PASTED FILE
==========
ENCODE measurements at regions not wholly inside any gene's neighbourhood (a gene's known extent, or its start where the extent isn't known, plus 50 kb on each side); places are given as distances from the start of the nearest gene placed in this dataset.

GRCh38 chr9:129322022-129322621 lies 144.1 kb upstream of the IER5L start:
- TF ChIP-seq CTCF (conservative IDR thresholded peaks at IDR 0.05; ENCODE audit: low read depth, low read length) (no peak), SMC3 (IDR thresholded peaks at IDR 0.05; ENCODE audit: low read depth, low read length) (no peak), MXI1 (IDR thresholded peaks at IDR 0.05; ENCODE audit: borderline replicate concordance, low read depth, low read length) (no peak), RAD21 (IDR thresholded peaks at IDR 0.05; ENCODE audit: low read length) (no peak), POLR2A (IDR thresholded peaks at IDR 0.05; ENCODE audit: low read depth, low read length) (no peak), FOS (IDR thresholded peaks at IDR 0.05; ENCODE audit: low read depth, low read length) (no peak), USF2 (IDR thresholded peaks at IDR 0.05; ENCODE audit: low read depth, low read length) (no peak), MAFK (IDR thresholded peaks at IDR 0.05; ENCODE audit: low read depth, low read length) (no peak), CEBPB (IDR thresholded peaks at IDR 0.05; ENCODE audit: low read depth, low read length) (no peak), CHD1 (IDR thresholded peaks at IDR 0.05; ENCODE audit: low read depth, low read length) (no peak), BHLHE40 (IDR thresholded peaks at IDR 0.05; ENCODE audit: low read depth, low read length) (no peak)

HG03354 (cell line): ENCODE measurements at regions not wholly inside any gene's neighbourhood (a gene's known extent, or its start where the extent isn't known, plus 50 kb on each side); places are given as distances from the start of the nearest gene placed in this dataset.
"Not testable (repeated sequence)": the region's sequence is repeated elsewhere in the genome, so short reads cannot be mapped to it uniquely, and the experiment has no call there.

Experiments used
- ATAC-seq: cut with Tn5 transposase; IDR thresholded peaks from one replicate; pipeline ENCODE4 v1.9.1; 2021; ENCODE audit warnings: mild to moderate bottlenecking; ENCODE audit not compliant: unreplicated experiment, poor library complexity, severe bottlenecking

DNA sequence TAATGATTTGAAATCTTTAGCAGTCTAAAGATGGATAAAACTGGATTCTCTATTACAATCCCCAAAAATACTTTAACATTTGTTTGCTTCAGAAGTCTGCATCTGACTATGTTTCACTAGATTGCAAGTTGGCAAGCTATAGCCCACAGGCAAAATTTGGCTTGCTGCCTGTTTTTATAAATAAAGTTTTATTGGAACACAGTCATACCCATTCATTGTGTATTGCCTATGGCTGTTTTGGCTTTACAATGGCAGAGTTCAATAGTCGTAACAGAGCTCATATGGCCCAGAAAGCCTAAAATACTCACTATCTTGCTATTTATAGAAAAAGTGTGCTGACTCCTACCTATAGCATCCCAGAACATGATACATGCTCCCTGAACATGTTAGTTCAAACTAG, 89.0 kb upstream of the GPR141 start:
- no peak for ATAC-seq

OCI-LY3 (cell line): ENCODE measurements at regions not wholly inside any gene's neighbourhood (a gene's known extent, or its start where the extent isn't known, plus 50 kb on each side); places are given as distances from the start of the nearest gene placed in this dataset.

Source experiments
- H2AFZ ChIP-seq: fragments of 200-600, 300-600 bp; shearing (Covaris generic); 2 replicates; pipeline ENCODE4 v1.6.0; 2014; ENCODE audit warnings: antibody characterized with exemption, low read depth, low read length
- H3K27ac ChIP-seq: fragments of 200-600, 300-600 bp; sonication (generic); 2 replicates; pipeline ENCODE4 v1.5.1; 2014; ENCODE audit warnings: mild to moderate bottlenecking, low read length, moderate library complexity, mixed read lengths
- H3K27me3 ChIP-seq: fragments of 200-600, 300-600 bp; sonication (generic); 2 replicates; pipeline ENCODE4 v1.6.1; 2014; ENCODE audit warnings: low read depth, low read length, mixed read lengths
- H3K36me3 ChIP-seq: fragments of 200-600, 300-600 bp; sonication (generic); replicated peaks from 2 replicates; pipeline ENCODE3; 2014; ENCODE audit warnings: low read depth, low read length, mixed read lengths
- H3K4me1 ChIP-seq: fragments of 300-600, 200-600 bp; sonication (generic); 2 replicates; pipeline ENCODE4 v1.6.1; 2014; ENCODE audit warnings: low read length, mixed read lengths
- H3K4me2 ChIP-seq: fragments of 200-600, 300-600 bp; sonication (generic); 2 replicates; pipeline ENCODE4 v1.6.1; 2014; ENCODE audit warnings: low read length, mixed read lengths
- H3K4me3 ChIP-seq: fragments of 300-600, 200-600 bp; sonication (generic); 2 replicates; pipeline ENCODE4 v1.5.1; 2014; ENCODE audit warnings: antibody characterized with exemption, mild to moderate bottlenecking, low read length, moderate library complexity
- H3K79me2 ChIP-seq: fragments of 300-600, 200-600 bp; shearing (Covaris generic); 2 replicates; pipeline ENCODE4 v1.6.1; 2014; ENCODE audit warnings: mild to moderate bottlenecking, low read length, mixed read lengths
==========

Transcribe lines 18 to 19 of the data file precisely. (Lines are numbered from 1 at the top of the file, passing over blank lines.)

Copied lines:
- H3K4me3 ChIP-seq: fragments of 300-600, 200-600 bp; sonication (generic); 2 replicates; pipeline ENCODE4 v1.5.1; 2014; ENCODE audit warnings: antibody characterized with exemption, mild to moderate bottlenecking, low read length, moderate library complexity
- H3K79me2 ChIP-seq: fragments of 300-600, 200-600 bp; shearing (Covaris generic); 2 replicates; pipeline ENCODE4 v1.6.1; 2014; ENCODE audit warnings: mild to moderate bottlenecking, low read length, mixed read lengths